Moreover, while most tools respect the sform, per the standard, ANTs in particular ignores it and strictly uses the qform. Therefore, because we want to mix and match transformations calculated by ANTs, FSL and FreeSurfer, it makes things dramatically simpler to make sure the transforms match.

So with all that said, I see a few options here:

  1. Relax the threshold for overwriting the qform. This would be easy, but we would need to be sure that transforms based on the qform (ANTs) and sform (everybody else) do not produce different results.
  2. Separate the overwrite threshold from the warning threshold. This would also be easy, but might be slightly deceptive, as somebody who actually did intend to use the two spaces might be surprised.
  3. Check whether the new qform is actually different from the old qform. If this 6e-6 difference is actually the rounding error from translating your particular affine matrix to quaternions, then we’re not changing anything, and the warning is deceptive, rather than overly cautious.
  4. Output the difference as part of the warning text, which would at least be more transparent. We could break it down into a rotational and translational difference, rather than a max.

Any thoughts?

cc @oesteban

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It seems like #3 and #4 make the most sense to me, although I’d obviously defer to folks with more expertise. However, I’m not sure how to check whether it’s actually rounding error (for #3). I know that the overwriting warning is generated for every one of my subjects–would it be helpful to check whether the magnitude of the difference between the qform and the sform is similar across all subjects?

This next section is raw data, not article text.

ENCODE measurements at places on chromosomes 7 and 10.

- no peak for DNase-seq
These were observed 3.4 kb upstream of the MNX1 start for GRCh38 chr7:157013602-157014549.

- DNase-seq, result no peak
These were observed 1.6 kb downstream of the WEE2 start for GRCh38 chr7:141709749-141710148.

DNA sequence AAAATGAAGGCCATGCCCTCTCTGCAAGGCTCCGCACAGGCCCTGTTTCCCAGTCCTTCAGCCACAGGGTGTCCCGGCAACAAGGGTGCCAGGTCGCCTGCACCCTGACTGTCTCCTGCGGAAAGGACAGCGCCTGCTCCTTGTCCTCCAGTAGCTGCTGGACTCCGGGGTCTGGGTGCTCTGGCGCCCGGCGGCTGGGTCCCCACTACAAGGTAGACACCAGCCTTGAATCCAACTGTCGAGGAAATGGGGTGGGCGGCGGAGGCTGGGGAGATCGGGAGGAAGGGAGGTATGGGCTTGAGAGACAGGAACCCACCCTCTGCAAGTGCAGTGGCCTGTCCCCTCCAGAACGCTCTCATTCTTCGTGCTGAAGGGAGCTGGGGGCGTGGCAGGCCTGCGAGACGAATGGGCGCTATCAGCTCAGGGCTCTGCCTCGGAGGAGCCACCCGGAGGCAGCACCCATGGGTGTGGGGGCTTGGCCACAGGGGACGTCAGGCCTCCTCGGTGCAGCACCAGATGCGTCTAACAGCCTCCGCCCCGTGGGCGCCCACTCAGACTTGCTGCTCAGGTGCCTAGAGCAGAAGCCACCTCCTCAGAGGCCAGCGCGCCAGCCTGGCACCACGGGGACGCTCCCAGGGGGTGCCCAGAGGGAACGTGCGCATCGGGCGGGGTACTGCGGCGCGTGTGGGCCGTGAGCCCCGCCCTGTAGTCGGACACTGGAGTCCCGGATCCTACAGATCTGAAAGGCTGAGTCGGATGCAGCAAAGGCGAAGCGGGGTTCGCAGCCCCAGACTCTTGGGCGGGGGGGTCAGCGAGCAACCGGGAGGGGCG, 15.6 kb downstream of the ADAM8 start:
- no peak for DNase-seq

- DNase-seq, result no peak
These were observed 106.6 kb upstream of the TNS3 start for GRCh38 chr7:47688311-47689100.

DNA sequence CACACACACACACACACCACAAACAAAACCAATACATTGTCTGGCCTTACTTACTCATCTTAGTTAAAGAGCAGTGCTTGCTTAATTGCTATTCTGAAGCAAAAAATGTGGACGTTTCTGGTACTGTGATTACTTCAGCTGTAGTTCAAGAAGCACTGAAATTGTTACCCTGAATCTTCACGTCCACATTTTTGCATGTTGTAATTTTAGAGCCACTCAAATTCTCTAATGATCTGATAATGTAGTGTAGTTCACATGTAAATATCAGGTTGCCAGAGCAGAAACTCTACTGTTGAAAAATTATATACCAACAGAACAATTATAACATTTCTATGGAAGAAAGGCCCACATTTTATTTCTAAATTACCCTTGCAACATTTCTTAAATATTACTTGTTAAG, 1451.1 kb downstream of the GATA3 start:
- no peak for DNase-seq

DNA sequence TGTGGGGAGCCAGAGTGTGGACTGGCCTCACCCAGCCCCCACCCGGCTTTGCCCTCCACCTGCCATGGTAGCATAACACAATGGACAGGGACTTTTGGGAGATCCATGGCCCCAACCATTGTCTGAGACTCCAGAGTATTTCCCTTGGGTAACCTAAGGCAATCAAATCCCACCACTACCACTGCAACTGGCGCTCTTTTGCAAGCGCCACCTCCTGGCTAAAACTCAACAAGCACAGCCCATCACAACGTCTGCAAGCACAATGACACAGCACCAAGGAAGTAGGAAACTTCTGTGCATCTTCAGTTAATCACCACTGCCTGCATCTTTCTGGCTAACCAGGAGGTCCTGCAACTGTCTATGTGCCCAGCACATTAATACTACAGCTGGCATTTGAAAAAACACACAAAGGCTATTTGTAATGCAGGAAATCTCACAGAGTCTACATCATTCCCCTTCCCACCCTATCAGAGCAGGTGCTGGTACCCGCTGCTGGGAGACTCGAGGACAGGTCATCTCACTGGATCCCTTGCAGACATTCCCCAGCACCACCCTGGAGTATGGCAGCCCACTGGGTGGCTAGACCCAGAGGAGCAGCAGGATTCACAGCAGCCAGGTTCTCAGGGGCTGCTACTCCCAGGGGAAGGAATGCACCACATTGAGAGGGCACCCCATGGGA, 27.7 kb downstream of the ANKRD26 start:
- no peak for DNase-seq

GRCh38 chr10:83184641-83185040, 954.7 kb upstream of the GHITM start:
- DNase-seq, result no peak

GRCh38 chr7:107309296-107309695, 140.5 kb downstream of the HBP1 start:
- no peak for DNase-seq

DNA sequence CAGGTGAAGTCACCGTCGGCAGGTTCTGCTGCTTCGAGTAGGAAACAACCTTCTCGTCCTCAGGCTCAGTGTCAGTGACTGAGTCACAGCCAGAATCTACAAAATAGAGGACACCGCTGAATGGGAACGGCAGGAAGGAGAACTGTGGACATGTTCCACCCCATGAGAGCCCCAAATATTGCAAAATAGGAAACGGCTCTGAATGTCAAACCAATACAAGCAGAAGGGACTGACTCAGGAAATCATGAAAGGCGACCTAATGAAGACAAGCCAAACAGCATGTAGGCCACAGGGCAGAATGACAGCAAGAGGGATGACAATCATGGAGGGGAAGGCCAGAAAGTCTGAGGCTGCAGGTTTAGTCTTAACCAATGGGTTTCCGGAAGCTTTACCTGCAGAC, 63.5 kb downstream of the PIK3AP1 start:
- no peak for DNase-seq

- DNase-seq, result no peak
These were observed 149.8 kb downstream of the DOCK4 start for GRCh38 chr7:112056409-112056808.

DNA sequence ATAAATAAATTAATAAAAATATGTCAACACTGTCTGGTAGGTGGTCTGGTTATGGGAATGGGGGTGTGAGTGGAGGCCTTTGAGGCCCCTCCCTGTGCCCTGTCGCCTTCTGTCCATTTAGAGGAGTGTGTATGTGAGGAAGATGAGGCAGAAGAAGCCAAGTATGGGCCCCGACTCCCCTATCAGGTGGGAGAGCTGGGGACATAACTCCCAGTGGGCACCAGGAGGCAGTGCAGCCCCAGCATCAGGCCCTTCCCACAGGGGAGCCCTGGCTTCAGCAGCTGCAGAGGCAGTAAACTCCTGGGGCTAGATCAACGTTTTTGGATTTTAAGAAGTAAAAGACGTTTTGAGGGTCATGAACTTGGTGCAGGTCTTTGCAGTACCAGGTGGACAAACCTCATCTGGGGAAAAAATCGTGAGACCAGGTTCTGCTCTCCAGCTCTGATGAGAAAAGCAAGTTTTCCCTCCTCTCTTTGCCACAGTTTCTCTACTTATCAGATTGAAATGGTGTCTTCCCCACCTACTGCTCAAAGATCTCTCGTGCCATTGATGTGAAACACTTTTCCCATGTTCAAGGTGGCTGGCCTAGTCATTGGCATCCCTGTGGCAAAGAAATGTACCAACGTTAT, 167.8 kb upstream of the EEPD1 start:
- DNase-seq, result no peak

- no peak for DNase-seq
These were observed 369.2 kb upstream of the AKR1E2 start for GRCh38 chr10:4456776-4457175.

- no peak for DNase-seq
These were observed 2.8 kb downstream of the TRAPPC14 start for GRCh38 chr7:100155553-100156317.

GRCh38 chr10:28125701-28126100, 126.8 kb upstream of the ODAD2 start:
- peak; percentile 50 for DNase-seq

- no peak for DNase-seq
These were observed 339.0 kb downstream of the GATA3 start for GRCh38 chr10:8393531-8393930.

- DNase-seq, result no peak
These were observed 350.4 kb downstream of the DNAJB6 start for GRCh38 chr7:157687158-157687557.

That’s my feeling as well. I created this issue laying out a proposal for these changes:

To turn my proposal for checking for a rounding error into a quick test:

import numpy as np
import nibabel as nb
img = nb.load(fname)
hdr = img.header.copy()
qform, qform_code = hdr.get_qform(coded=True)
sform, sform_code = hdr.get_sform(coded=True)
hdr.set_qform(sform, sform_code)
new_qform = hdr.get_qform()
print("Equivalent:", np.allclose(qform, new_qform))

On one subject, this test returns
print("Equivalent:", np.allclose(qform, new_qform)) Equivalent: True
I will try it on everyone and I will take a stab at addressing your proposal on github (although this is my first time trying such a thing, it seems very doable).

Sounds good. Let me know if you need any help getting started.

I ran into a complication–not all subjects return np.allclose(qform, new_qform)) Equivalent: True. I think this is because of the reliance in np.allclose on rtol * absolute(new_qform)), which differs in magnitude across different subjects? Unless this is indicative of a different problem, which is why I wanted to check in.

abs(sform-qform) still gives very small numbers for a subject that returns Equivalent: False. See below.

>>> print("Equivalent:", np.allclose(qform, new_qform))
Equivalent: False
>>> print("Maximum difference:", np.abs(qform - sform).max())
Maximum difference: 4.63360511006386e-05
>>> abs(sform-qform)
array([[3.17421826e-07, 3.71118277e-06, 4.63351030e-05, 0.00000000e+00],
       [3.70080978e-06, 3.86374894e-08, 9.04311105e-07, 0.00000000e+00],
       [4.63360511e-05, 8.64975704e-07, 4.18310195e-07, 0.00000000e+00],
       [0.00000000e+00, 0.00000000e+00, 0.00000000e+00, 0.00000000e+00]])

Edit: I think this is probably still fine if #2 in the proposal is addressed, since it would still yield a really small number.

Right. I think as long as people can see the diff and decide whether it’s expectedly big or expectedly small, we should be okay. The warning isn’t meant to indicate that something’s wrong, just that you might want to be aware of it.